Copying from the internet:
The CLA license also allows us to:
So again, even if you have an e-book that says you can only copy a certain amount of pages, under the CLA license, you can copy one chapter or 10% of the book.
The NLA license allows us to make photocopies of any article form newspapers and make digital copies from newspapers.
The license says we can transmit copies by fax, email, or VLE.
The ERA license allows us to record and present any broadcasts made in the UK of works and performances made by ERA members.
This means that we can record television broadcasts and show them to people through something like Bob.
Most digital content provided to students and staff at the university is covered by software licenses. If you wish to provide software not supported by the university to your students, first check to see what license/s may be required.
You may run into cases where what you want to utilize in your courses is not covered by licenses. In this case, you may be able to apply a legal exception. These exceptions allow you to use the work without the permission of the copyright holder. Any time you want to rely on these exceptions, it's important that you abide by the rules of Fair Dealing.
This simply means that you must comply with the following:
(1) Fair dealing with a work for the sole purpose of illustration for instruction does not infringe copyright in the work provided that the dealing is—
This includes giving or receiving instruction as well as setting the exam questions, communicating the questions, and answering the questions.
There are several more exceptions that can be utilized by instructors under Fair Dealing, a few of which are outlined below. Check the CDPA website for more details.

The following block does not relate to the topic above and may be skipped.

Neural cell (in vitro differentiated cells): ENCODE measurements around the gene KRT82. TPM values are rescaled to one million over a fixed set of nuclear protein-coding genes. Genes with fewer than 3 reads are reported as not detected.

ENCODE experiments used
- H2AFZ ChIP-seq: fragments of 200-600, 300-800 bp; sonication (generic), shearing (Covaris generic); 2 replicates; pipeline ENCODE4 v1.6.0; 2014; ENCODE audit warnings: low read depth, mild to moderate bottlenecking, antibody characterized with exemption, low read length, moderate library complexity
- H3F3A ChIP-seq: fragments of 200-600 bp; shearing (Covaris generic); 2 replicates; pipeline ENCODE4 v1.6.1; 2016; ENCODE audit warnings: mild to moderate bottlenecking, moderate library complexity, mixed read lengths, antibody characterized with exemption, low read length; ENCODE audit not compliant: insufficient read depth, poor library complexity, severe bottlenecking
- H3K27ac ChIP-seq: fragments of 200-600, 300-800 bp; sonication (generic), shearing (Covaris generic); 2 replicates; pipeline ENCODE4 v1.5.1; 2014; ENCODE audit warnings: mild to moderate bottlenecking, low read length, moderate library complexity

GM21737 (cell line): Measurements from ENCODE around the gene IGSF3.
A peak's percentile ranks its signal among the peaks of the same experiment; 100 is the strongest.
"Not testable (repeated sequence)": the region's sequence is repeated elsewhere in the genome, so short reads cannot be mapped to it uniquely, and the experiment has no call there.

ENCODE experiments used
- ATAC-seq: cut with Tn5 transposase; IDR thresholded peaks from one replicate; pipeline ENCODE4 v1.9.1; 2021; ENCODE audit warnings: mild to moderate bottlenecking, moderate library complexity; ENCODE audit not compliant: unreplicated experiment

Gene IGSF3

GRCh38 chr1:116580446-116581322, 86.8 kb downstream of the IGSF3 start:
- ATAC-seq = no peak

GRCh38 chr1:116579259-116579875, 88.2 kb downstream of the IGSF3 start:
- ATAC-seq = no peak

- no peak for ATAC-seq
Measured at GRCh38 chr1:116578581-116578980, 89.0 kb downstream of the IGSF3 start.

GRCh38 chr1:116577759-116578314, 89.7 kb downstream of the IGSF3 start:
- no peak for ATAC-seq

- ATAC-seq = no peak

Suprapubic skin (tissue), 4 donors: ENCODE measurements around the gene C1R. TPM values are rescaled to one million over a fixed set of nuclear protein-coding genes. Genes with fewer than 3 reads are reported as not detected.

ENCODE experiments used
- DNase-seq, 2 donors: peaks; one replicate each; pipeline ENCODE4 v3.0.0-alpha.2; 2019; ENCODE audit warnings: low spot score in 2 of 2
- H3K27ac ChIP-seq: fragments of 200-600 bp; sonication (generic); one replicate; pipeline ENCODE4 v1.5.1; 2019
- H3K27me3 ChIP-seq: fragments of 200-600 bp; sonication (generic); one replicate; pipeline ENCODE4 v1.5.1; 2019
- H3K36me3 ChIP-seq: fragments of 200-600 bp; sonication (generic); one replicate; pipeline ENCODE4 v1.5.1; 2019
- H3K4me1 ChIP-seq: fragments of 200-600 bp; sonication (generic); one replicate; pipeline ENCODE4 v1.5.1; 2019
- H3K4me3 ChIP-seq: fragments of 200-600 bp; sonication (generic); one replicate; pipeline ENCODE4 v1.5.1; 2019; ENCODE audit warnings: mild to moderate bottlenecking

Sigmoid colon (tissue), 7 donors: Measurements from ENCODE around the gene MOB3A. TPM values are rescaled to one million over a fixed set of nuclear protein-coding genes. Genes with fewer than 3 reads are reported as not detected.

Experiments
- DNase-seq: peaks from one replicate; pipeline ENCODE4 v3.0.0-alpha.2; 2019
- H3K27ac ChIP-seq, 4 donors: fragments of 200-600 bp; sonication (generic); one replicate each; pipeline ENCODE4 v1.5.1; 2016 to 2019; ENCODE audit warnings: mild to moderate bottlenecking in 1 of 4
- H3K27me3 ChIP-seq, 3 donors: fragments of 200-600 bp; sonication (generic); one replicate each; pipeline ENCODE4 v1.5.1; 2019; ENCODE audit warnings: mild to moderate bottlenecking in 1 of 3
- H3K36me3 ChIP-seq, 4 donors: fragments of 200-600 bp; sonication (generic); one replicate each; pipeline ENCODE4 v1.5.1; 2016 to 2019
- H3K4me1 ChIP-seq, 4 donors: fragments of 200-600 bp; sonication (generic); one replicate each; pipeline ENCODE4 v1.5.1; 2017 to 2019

Performing, Playing or Showing Work in the Course of Activities of Educational Establishment
Another exception which is often used for showing films or playing sound recordings to students in a classroom setting is section 34, which allows for:
(1)The performance of a literary, dramatic or musical work before an audience consisting of teachers and pupils at an educational establishment and other persons directly connected with the activities of the establishment—
It is important to note that this exception only covers educational use and cannot be used for entertainment purposes, even if within an educational establishment.
Quotation (section 30)
Copyright in a work is not infringed by the use of a quotation from the work (whether for criticism or review or otherwise) provided that—
(a) the work has been made available to the public,
(b) the use of the quotation is fair dealing with the work,
(c) the extent of the quotation is no more than is required by the specific purpose for which it is used, and
(d) the quotation is accompanied by a sufficient acknowledgement (unless this would be impossible for reasons of practicality or otherwise).
Disability (Section 31A-F)
You can copy any copyright materials in their entirety for the use of a person with a disability, if that disability means that the person can’t substantially enjoy the resource to the same extent as someone who doesn’t have that disability.